Various factors can impact the effective functioning of the financial system and render it vulnerable to instability and manipulation, which could affect investor confidence and make it easy for unscrupulous or criminal activities to thrive. A robust regulatory system is, therefore, essential for economic stability and growth, and to ensure the resilience of the financial system, when faced with crises. Regulation, other than fulfilling a control function, also has a role to play in facilitation of opportunities, activities, integration and coordination across the sector.
It is against this background that the Faculty of Law at Stellenbosch University (SU) is pleased to announce a significant donation to establish the Gys Steyn Chair in Financial Regulation Law – the first of its kind in South Africa.
Steyn is a former chair of the SU Council and managing director of the wine and liquor divisions of Remgro, who studied in the Faculty and graduated with a LLB degree in 1956.
“We are hugely indebted to Mr Gys Steyn for his donation of R25 million via a family trust to the Law Faculty Trust towards the establishment of the Chair in Financial Regulation Law," says Prof Wim de Villiers, Rector and Vice-Chancellor. “The donation to establish the Chair assists Stellenbosch University in its vision to be the leading research-intensive university in Africa. Our institution's number of research chairs has increased significantly in the past decade, expanding our research capacity. With this significant contribution from Mr Steyn, the Faculty of Law will be able to deepen its understanding of the complex nature of financial regulatory systems, especially in times of economic turmoil."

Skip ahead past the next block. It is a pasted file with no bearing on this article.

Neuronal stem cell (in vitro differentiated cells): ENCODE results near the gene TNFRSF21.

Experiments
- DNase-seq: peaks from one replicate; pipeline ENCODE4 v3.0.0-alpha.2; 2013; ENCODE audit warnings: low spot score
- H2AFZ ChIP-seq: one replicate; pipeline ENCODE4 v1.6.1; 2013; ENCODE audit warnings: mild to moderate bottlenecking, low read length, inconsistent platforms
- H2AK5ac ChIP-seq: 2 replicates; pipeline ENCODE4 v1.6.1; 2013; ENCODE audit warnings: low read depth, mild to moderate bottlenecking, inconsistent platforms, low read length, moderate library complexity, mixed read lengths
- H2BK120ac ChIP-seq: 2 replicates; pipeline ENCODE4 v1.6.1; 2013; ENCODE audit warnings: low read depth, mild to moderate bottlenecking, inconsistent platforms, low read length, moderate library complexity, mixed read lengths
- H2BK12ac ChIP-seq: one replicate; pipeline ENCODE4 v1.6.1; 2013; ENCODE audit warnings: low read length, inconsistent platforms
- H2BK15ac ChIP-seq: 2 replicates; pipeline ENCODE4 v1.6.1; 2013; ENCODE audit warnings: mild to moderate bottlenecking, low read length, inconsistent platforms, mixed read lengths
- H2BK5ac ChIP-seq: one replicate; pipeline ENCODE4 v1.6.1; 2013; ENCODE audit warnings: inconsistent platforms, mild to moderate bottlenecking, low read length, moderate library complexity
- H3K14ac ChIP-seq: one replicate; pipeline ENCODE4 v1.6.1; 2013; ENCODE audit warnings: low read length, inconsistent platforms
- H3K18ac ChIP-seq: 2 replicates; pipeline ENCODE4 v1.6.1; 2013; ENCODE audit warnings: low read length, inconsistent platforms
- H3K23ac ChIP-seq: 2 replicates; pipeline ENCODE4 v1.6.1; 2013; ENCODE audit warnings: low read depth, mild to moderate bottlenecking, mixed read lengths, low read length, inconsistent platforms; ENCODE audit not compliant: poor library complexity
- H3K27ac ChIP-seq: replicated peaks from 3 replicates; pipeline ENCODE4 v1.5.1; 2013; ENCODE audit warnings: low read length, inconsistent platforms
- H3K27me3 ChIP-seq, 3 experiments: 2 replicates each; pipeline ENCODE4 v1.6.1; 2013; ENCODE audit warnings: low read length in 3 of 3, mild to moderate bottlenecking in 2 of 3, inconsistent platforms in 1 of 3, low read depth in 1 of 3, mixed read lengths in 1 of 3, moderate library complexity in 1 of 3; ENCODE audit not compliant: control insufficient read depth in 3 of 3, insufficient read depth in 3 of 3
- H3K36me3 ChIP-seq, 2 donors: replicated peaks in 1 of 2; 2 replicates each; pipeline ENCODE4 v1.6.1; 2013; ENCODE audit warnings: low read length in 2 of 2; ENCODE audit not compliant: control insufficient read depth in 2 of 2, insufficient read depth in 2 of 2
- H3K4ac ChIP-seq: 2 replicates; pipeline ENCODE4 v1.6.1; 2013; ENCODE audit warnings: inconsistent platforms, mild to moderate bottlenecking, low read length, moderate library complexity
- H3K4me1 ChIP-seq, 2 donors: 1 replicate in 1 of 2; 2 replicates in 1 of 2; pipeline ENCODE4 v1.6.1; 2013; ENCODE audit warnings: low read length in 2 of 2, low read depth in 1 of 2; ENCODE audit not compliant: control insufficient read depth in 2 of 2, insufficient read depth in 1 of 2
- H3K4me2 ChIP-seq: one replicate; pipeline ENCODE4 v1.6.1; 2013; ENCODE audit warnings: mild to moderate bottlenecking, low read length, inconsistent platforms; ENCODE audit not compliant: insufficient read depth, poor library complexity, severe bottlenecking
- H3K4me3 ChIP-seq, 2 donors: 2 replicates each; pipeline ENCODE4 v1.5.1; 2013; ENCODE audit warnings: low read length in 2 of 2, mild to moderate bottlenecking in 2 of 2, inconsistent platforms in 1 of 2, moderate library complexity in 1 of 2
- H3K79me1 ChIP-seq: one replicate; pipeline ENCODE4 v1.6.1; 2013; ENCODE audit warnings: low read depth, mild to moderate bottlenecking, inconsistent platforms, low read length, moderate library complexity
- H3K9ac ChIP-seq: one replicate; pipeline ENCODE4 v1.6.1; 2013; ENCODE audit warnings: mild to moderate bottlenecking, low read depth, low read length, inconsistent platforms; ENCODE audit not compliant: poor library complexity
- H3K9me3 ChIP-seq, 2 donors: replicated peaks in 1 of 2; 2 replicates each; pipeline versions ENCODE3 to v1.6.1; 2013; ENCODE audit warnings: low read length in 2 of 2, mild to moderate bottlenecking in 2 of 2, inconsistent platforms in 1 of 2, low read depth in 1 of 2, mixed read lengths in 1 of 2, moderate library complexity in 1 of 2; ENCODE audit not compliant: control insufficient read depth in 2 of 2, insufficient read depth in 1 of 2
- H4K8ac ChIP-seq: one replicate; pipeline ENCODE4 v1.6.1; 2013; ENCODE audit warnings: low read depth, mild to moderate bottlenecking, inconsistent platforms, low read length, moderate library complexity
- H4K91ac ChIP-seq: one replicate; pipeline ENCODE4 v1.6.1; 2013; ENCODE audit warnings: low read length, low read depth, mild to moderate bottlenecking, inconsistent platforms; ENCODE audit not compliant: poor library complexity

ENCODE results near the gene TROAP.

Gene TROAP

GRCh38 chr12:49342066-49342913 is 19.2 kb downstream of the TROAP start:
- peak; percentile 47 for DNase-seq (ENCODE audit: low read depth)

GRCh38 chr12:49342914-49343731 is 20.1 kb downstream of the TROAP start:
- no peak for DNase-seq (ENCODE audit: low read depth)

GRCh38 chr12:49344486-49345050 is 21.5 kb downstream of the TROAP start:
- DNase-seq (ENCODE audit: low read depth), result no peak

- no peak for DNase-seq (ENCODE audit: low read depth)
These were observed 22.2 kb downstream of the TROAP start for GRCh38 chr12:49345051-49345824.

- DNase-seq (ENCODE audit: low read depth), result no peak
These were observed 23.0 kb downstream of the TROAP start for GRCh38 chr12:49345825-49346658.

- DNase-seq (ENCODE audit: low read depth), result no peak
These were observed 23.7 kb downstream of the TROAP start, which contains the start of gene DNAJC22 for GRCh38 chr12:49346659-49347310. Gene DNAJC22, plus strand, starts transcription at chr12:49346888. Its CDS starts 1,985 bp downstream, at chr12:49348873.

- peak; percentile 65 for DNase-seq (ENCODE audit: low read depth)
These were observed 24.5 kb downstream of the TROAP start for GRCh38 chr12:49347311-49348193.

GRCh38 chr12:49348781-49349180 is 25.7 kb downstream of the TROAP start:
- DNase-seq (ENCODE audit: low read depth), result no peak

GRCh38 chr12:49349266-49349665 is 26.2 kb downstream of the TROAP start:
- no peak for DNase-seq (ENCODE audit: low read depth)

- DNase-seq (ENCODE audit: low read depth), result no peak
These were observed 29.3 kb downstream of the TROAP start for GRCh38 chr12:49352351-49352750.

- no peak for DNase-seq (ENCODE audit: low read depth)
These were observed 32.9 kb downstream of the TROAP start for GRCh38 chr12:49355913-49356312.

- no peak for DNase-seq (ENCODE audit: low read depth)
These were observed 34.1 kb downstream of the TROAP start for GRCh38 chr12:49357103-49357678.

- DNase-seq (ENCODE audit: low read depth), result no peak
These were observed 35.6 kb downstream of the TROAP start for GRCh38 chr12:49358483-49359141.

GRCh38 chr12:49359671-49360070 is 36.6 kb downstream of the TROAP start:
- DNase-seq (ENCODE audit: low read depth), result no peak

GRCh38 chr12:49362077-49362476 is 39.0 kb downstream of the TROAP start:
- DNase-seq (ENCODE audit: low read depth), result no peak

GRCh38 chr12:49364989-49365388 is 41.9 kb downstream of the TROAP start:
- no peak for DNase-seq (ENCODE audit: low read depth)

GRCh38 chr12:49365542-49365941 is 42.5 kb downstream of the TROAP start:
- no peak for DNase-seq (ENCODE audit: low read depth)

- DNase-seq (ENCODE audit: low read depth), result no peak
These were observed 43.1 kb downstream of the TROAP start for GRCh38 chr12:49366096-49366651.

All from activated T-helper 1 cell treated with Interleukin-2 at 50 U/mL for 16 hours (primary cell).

“With this new initiative, we aim to contribute constructively towards strengthening the financial sector and its regulation in South Africa," says Prof Nicola Smit, Dean of the Faculty of Law.
The SU Law Faculty Trust and alumni of the Faculty of Law fulfil an important role in advancing excellence in the Faculty, as evidenced by this new chair, which follows their previous involvement and sponsorship of the Chair in Social Justice and the Chair in Urban Law and Sustainability Governance.
Mr Chris Otto, Chair of the SU Law Faculty Trust,* commented that “an efficient financial system is crucial to ensure stable and sustainable economic growth, and, as such, financial institutions and structures operating within the financial system need to be regulated to ensure that they are well governed and managed. The South African financial system is always exposed to risks, which may stem from a range of sources, both locally and globally. It is also an open and connected financial system, where the difficulties or failures within one institution can have significant consequences on the entire system. Prudent management of the financial system via the proper regulatory instruments are, thus, essential."
Faculty of Law